(Source: bls.gov and payscale.com)
Many courses have prerequisites which are listed in the course description. Please be sure that necessary prerequisites have been taken before enrolling in any course.
English - Literature Recommended Series of Courses
AT BLOOMFIELD COLLEGE EACH COURSE UNIT IS EQUIVALENT TO 4 CREDITS, .5 COURSE UNIT IS EQUIVALENT TO 2 CREDITS.
GROUP A: ENG 222, ENG 223, ENG 226, ENG 232, ENG/AFS/PHL 248, ENG 259, ENG 264, ENG 268, ENG 356, ENG 359, ENG 363, 368
GROUP B: ENG 202, ENG 222M ENG 223, ENG 226, ENG/REL 227, ENG 229, ENG 232, ENG/AFS/PHL 248, ENG 251, ENG 252, ENG 253, ENG 258, ENG 259, ENG 263, ENG 264, ENG 268, ENG 274, ENG 281, ENG 313, ENG 331, ENG 332, ENG 333, ENG 352, ENG 356, ENG 361, ENG 363, ENG 364, ENG 368
ENG 203 AND ENG 204 SATISFY THE WRITING INTENSIVE REQUIREMENT
FOUR (4) GENERAL EDUCATION COURSE UNITS MUST BE TAKEN AT THE 200 LEVEL OR HIGHER
ENG 251/252 WILL SATISFY ONE (1) OF THE TWO (2) WRITING INTENSIVE REQUIREMENTS
- B.A.Presbyterian College
- M.A.Clemson University
- Ph.D.Drew University
Brandon D. Fralix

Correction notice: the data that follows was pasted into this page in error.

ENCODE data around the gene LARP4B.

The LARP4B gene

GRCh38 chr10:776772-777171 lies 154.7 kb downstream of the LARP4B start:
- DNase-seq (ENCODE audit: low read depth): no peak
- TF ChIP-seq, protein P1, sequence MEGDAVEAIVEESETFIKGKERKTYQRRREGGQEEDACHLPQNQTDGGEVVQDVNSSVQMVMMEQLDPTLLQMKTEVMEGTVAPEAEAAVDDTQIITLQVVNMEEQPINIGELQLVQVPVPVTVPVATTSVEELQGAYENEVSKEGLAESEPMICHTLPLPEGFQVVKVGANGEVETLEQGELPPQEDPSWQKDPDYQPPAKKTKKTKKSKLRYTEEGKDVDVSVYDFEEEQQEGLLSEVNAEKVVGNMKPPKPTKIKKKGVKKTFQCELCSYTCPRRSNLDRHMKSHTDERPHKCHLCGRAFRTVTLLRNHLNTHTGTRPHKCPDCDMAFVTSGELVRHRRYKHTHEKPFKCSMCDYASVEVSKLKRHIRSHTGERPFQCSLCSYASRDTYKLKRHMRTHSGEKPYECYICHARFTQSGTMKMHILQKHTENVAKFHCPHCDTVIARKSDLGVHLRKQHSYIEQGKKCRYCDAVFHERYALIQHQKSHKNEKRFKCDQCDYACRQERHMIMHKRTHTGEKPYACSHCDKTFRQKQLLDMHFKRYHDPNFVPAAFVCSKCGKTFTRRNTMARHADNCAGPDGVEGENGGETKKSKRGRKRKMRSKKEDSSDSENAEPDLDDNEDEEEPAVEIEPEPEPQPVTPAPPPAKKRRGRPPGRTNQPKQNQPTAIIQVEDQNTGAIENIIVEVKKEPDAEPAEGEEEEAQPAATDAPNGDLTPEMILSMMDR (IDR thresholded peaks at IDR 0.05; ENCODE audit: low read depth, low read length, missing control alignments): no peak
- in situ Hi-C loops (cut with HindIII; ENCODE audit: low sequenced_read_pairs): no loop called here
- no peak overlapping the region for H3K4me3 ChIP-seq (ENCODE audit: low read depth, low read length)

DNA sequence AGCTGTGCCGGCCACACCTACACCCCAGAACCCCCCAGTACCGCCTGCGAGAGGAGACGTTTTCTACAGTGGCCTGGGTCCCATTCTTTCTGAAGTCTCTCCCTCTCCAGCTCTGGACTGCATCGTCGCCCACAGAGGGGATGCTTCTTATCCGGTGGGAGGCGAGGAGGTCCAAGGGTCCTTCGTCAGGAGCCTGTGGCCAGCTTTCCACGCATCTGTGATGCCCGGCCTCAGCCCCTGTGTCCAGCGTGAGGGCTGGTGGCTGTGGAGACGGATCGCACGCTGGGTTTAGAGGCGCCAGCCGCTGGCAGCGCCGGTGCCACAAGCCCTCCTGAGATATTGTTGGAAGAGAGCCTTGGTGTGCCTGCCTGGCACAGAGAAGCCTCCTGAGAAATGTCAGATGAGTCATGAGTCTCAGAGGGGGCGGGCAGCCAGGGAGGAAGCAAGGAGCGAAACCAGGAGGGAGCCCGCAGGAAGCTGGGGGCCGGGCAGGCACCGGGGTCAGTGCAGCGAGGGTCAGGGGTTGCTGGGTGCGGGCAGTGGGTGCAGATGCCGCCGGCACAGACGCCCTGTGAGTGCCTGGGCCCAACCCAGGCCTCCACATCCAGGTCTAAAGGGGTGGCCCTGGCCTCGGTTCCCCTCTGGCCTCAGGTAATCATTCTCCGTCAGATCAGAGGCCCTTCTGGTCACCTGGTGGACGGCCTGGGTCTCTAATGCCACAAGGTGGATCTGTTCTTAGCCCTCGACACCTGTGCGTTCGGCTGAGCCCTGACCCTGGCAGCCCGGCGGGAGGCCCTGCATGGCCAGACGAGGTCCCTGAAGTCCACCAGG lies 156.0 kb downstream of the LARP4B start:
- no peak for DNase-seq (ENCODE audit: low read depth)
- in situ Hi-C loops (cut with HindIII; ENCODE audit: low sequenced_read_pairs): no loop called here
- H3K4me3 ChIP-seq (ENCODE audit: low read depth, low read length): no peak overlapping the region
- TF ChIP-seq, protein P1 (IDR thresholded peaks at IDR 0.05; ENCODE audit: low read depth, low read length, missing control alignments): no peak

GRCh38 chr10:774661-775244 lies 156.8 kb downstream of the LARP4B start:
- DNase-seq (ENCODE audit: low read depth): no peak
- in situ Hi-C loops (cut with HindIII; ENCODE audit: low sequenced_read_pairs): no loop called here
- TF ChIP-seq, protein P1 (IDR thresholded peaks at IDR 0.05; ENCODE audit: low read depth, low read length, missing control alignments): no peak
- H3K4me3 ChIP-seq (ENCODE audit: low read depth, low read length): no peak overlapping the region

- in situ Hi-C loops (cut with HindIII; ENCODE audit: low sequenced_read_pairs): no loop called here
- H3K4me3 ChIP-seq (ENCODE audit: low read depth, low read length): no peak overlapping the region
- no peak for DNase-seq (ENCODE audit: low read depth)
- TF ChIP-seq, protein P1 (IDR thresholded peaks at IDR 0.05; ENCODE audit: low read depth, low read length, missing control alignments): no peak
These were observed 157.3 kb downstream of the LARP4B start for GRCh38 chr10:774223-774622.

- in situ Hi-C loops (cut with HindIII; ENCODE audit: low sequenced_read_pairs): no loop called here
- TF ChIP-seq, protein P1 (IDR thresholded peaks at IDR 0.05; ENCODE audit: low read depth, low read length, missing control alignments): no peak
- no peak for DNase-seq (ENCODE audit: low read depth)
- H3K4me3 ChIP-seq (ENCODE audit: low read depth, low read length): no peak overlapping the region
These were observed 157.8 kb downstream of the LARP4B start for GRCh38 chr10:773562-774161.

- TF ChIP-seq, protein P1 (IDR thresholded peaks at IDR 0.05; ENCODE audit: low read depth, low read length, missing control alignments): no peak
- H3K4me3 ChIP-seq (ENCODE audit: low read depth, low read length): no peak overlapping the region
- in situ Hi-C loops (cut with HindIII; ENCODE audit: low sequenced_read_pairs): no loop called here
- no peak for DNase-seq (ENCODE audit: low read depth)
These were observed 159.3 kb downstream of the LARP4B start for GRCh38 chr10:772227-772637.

Ph.D. in English from Drew University (NJ) in 2011
Dissertation: “Cymru and the Court: The Welsh in Seventeenth Century Masques”
M.A in English from Clemson University (SC) in 2003
Thesis: “Claiming Identity: Acquiring Language in Lyly’s Gallathea”
B.A. in English from Presbyterian College (SC) in 2001
What I teach:
- ENG 203 Survey of British Literature I
- ENG 249 Advanced Grammar
- WRT 106 Analytic and Argumentative Writing
- WRT 107 Synthesis and Research Writing
I am a long time member of the Conference on College Composition and Communication (CCCC), and the Council of Writing Program Administrators (CWPA), and I regularly present at these organization's annual conferences. Much of my research is focused on the National Census of Writing, a survey of 900 institutions of higher education that asks how writing programs are taught and administered. For this work, I have received an Andrew W. Mellon Foundation grant and the Extraordinary Service Award from the CWPA.